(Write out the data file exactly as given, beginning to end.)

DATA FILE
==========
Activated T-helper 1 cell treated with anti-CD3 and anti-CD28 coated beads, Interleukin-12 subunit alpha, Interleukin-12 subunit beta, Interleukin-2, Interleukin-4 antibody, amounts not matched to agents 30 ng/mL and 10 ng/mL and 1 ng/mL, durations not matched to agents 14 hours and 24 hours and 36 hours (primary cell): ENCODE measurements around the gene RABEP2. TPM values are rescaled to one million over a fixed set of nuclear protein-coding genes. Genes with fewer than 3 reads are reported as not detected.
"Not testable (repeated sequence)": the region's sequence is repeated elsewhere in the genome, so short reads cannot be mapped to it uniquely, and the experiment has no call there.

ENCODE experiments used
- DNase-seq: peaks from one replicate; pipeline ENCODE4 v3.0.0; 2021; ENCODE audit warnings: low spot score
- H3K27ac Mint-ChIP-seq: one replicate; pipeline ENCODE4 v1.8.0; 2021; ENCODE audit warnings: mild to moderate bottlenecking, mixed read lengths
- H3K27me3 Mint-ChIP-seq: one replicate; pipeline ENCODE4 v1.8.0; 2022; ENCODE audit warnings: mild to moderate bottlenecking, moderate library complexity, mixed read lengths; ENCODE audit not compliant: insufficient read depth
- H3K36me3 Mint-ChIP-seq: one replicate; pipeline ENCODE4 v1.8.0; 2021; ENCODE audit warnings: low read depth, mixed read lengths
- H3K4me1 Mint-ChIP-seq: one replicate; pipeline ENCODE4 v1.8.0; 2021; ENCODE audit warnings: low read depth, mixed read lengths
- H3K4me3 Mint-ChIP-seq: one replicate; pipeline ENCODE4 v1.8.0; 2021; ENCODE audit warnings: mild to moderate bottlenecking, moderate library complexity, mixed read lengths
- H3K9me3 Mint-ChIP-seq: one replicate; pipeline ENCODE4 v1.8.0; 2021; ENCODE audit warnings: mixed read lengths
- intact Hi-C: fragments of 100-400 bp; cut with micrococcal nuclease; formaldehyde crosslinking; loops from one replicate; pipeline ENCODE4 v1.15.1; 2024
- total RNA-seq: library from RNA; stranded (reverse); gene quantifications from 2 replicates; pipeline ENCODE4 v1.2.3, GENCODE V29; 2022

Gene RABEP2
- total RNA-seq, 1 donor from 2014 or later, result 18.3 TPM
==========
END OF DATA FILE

Activated T-helper 1 cell treated with anti-CD3 and anti-CD28 coated beads, Interleukin-12 subunit alpha, Interleukin-12 subunit beta, Interleukin-2, Interleukin-4 antibody, amounts not matched to agents 30 ng/mL and 10 ng/mL and 1 ng/mL, durations not matched to agents 14 hours and 24 hours and 36 hours (primary cell): ENCODE measurements around the gene RABEP2. TPM values are rescaled to one million over a fixed set of nuclear protein-coding genes. Genes with fewer than 3 reads are reported as not detected.
"Not testable (repeated sequence)": the region's sequence is repeated elsewhere in the genome, so short reads cannot be mapped to it uniquely, and the experiment has no call there.

ENCODE experiments used
- DNase-seq: peaks from one replicate; pipeline ENCODE4 v3.0.0; 2021; ENCODE audit warnings: low spot score
- H3K27ac Mint-ChIP-seq: one replicate; pipeline ENCODE4 v1.8.0; 2021; ENCODE audit warnings: mild to moderate bottlenecking, mixed read lengths
- H3K27me3 Mint-ChIP-seq: one replicate; pipeline ENCODE4 v1.8.0; 2022; ENCODE audit warnings: mild to moderate bottlenecking, moderate library complexity, mixed read lengths; ENCODE audit not compliant: insufficient read depth
- H3K36me3 Mint-ChIP-seq: one replicate; pipeline ENCODE4 v1.8.0; 2021; ENCODE audit warnings: low read depth, mixed read lengths
- H3K4me1 Mint-ChIP-seq: one replicate; pipeline ENCODE4 v1.8.0; 2021; ENCODE audit warnings: low read depth, mixed read lengths
- H3K4me3 Mint-ChIP-seq: one replicate; pipeline ENCODE4 v1.8.0; 2021; ENCODE audit warnings: mild to moderate bottlenecking, moderate library complexity, mixed read lengths
- H3K9me3 Mint-ChIP-seq: one replicate; pipeline ENCODE4 v1.8.0; 2021; ENCODE audit warnings: mixed read lengths
- intact Hi-C: fragments of 100-400 bp; cut with micrococcal nuclease; formaldehyde crosslinking; loops from one replicate; pipeline ENCODE4 v1.15.1; 2024
- total RNA-seq: library from RNA; stranded (reverse); gene quantifications from 2 replicates; pipeline ENCODE4 v1.2.3, GENCODE V29; 2022

Gene RABEP2
- total RNA-seq, 1 donor from 2014 or later, result 18.3 TPM